Focus on flu treatment

The seasonal flu is a very common respiratory infection, affecting the airways and lungs. It's estimated that about 10% to 25% of Canadians get the flu every year. Most people who get the flu will recover with within a week to 10 days.

However, some people may be at risk of flu complications and more serious illness. This group is also more likely to be hospitalized. At-risk people include children under 5 years old, pregnant women, people with medical conditions, and people who are older than 65 years.

Use our tool, "Are you at risk of flu complications?" to find out if you are at increased risk of complications from the flu. If you are at increased risk and you experience flu-like symptoms, you should see your doctor as soon as possible. Your doctor may recommend antiviral treatment, which can reduce the risk of complications, reduce symptoms, and shorten the length of illness if taken within the 48 hours of the start of your symptoms.

Antiviral treatment is usually recommended for people who are at risk of flu complications, for children, and for people who are experiencing severe illness (people who have more severe symptoms, such as difficulty breathing or shortness of breath, high fever lasting more than 3 days, chest pain, bloody or coloured spit, sudden dizziness or confusion, bluish or greyish skin colour, severe vomiting, or vomiting that won't go away). Antivirals are medications used to treat the flu, but they don't make you immune to the virus. The flu virus infects cells of the lungs and airways. Antiviral medications work by preventing the flu virus from spreading to healthy cells throughout your body.

Antivirals can be helpful for people at risk of flu complications because they can shorten the duration of the flu and reduce symptoms if they are taken within 2 days of the start of flu symptoms. Studies show that in otherwise healthy people, taking antivirals can shorten the length of the illness by up to 1.5 days; in the at-risk group, up to 2.5 days. Taking antivirals will reduce the risk of flu-related complications in all people including the at-risk group.

Antivirals are not appropriate for everyone. Talk to your doctor about whether antiviral medication to treat the flu is right for you. Use the Doctor Discussion Guide to help you prepare for the visit to the doctor.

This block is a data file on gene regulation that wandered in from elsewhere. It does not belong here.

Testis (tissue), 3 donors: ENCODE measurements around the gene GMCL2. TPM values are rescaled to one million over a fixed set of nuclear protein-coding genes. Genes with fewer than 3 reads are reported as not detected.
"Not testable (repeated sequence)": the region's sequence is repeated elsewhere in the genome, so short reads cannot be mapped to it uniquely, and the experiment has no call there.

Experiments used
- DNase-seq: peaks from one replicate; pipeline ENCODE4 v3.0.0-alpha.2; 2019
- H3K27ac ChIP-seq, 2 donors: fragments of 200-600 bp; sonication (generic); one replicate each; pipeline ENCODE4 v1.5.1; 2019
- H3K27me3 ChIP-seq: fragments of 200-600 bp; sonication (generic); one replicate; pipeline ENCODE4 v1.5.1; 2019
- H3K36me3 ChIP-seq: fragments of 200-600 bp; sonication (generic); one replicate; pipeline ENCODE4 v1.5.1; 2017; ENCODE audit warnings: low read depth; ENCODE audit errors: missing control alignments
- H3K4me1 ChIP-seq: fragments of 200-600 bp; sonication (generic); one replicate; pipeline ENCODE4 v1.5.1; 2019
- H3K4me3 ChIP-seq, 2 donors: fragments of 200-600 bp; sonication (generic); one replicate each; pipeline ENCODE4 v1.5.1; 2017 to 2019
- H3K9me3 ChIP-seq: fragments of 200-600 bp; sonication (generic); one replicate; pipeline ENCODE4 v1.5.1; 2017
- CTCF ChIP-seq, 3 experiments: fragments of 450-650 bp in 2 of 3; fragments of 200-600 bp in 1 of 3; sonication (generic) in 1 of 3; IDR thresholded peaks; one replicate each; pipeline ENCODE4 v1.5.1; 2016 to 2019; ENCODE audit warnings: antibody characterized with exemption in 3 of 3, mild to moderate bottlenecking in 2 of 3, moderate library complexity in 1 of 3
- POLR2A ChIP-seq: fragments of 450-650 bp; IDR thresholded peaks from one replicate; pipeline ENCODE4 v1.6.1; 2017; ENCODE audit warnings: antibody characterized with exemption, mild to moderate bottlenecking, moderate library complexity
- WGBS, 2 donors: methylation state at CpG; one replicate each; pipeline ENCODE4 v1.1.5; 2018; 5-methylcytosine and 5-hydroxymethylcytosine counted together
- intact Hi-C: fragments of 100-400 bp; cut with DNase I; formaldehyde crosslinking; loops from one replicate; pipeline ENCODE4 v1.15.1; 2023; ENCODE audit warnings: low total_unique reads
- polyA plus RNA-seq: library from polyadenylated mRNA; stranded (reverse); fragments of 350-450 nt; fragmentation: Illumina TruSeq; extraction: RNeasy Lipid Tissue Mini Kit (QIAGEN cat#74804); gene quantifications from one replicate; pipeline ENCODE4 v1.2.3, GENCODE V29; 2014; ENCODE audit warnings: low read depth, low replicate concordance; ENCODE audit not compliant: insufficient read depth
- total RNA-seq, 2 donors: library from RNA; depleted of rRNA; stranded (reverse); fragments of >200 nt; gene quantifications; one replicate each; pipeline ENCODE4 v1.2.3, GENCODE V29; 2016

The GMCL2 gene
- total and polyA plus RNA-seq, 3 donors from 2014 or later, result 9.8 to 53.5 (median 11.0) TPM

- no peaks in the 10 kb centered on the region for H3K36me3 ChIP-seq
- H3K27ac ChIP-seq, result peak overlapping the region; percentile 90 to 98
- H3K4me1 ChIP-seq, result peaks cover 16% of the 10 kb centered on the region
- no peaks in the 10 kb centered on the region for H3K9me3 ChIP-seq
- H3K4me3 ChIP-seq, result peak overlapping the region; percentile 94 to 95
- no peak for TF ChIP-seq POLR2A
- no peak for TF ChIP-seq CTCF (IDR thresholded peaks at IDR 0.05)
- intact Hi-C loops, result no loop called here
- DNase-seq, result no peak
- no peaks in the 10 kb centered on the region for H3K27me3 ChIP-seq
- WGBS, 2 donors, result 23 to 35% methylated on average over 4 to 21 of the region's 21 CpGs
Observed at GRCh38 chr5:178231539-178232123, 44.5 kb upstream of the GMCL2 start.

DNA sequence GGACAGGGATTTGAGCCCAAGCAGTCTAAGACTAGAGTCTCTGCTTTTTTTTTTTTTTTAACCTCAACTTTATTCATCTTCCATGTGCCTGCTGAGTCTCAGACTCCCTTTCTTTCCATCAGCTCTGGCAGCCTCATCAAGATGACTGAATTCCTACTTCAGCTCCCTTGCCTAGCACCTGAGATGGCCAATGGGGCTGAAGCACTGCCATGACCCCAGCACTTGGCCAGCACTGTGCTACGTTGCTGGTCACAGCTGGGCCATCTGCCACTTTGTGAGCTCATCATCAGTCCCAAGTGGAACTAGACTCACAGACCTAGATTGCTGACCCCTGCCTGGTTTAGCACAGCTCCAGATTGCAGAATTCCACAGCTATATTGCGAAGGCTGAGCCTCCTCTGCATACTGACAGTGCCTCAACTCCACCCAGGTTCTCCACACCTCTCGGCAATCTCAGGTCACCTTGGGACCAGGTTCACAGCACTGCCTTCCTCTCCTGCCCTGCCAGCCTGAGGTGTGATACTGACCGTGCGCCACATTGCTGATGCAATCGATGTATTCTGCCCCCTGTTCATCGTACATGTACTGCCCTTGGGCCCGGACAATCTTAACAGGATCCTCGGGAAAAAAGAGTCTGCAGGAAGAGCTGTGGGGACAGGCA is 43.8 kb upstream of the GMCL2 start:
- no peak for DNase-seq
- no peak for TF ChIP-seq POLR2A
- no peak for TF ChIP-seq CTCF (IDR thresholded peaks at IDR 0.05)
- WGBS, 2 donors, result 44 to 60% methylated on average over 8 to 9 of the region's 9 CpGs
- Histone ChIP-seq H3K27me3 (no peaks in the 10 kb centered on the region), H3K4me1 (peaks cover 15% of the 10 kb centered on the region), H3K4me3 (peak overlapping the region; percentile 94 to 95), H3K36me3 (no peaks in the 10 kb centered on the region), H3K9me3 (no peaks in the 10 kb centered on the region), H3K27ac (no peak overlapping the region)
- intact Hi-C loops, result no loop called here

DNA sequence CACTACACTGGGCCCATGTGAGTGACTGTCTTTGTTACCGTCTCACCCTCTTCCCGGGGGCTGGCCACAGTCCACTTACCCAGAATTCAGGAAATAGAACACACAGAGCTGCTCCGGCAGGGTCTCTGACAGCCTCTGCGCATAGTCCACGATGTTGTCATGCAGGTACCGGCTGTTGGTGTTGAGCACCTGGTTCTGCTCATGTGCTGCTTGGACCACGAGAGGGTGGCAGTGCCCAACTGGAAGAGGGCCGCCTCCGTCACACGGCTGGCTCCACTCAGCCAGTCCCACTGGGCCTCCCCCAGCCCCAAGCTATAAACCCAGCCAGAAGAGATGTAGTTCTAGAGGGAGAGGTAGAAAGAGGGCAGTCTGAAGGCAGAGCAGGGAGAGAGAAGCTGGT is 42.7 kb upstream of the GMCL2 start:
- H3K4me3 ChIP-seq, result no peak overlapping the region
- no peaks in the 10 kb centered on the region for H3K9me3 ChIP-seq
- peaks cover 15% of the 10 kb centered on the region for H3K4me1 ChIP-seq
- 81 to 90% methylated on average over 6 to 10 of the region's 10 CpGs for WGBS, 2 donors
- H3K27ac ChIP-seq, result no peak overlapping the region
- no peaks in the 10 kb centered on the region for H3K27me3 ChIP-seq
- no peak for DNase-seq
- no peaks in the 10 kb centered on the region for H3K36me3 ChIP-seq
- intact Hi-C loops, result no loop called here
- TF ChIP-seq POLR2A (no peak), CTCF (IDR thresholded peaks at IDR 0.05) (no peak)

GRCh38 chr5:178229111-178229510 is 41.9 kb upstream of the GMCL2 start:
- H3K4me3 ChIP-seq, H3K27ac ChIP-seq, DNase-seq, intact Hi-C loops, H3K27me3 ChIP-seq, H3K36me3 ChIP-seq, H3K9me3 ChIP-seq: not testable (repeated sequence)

Other flu management options do not target the flu virus specifically. They treat symptoms of the flu and help prevent the spread of flu. They include:

Ways to prevent spreading the flu:

  • frequent, proper hand-washing with soap and water for at least 20 seconds
  • coughing and sneezing into your arm or sleeve, or using a tissue and disposing of it immediately
  • staying home when sick and avoiding crowds
  • keeping common surfaces clean and disinfected

Ways to treat flu symptoms and make you feel better:

  • drinking lots of fluids
  • getting plenty of rest
  • taking medications for specific symptoms:
    • Aches and fever can be treated with acetaminophen or ibuprofen. Acetylsalicylic acid (ASA) is also an option for adults but not for children under 18, since it has been linked to Reye's syndrome, which is a serious condition affecting the nervous system and liver.
    • A cough can be treated with a cough suppressant. Do not give cough medication to children under 6 years old.
    • A sore throat can be treated with throat lozenges or sprays containing ingredients such as dyclonine, benzocaine, or hexylresorcinol.
    • Nasal congestion can be treated with oral (by mouth) decongestants such as pseudoephedrine and phenylephrine, or nasal spray decongestations such as oxymetazoline or xylometazoline (do not use nasal sprays longer than 3 to 5 days, as longer use can make congestion worse).

Treatment for flu works best when started as soon as possible after you notice symptoms. Do not hesitate to contact your doctor if you experience symptoms, especially if you are at risk of flu complications.

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